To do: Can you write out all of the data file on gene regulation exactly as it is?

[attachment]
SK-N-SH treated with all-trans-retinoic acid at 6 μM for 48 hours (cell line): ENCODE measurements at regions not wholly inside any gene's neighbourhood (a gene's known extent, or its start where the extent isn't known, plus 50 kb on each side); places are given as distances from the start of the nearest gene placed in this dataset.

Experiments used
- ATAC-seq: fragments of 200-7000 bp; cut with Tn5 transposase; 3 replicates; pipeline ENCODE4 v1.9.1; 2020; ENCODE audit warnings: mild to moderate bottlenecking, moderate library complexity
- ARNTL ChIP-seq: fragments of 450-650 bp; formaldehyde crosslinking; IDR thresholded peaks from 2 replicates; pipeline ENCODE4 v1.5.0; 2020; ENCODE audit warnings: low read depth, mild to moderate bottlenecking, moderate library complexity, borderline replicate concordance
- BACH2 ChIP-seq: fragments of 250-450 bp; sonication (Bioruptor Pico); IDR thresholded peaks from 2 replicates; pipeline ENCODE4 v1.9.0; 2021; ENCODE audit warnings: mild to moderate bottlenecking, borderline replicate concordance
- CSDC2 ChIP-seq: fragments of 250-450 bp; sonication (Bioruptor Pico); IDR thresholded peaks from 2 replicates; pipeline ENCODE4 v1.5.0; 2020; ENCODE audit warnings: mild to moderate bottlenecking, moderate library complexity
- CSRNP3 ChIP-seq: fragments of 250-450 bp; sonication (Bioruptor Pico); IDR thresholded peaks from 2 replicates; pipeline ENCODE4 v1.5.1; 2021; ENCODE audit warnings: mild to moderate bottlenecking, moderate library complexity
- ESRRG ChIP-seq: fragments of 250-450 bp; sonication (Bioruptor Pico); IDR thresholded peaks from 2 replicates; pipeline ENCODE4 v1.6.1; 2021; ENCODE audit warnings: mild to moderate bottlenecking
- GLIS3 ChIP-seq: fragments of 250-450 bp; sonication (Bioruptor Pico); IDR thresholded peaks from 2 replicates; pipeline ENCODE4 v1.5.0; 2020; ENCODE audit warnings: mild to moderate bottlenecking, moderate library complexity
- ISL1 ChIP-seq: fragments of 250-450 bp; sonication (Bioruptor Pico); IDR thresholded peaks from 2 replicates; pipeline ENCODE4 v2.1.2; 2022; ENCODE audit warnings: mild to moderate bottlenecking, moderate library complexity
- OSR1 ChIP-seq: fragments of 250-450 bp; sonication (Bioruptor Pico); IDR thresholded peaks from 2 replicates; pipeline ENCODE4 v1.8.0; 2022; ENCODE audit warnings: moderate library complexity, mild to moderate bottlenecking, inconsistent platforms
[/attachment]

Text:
SK-N-SH treated with all-trans-retinoic acid at 6 μM for 48 hours (cell line): ENCODE measurements at regions not wholly inside any gene's neighbourhood (a gene's known extent, or its start where the extent isn't known, plus 50 kb on each side); places are given as distances from the start of the nearest gene placed in this dataset.

Experiments used
- ATAC-seq: fragments of 200-7000 bp; cut with Tn5 transposase; 3 replicates; pipeline ENCODE4 v1.9.1; 2020; ENCODE audit warnings: mild to moderate bottlenecking, moderate library complexity
- ARNTL ChIP-seq: fragments of 450-650 bp; formaldehyde crosslinking; IDR thresholded peaks from 2 replicates; pipeline ENCODE4 v1.5.0; 2020; ENCODE audit warnings: low read depth, mild to moderate bottlenecking, moderate library complexity, borderline replicate concordance
- BACH2 ChIP-seq: fragments of 250-450 bp; sonication (Bioruptor Pico); IDR thresholded peaks from 2 replicates; pipeline ENCODE4 v1.9.0; 2021; ENCODE audit warnings: mild to moderate bottlenecking, borderline replicate concordance
- CSDC2 ChIP-seq: fragments of 250-450 bp; sonication (Bioruptor Pico); IDR thresholded peaks from 2 replicates; pipeline ENCODE4 v1.5.0; 2020; ENCODE audit warnings: mild to moderate bottlenecking, moderate library complexity
- CSRNP3 ChIP-seq: fragments of 250-450 bp; sonication (Bioruptor Pico); IDR thresholded peaks from 2 replicates; pipeline ENCODE4 v1.5.1; 2021; ENCODE audit warnings: mild to moderate bottlenecking, moderate library complexity
- ESRRG ChIP-seq: fragments of 250-450 bp; sonication (Bioruptor Pico); IDR thresholded peaks from 2 replicates; pipeline ENCODE4 v1.6.1; 2021; ENCODE audit warnings: mild to moderate bottlenecking
- GLIS3 ChIP-seq: fragments of 250-450 bp; sonication (Bioruptor Pico); IDR thresholded peaks from 2 replicates; pipeline ENCODE4 v1.5.0; 2020; ENCODE audit warnings: mild to moderate bottlenecking, moderate library complexity
- ISL1 ChIP-seq: fragments of 250-450 bp; sonication (Bioruptor Pico); IDR thresholded peaks from 2 replicates; pipeline ENCODE4 v2.1.2; 2022; ENCODE audit warnings: mild to moderate bottlenecking, moderate library complexity
- OSR1 ChIP-seq: fragments of 250-450 bp; sonication (Bioruptor Pico); IDR thresholded peaks from 2 replicates; pipeline ENCODE4 v1.8.0; 2022; ENCODE audit warnings: moderate library complexity, mild to moderate bottlenecking, inconsistent platforms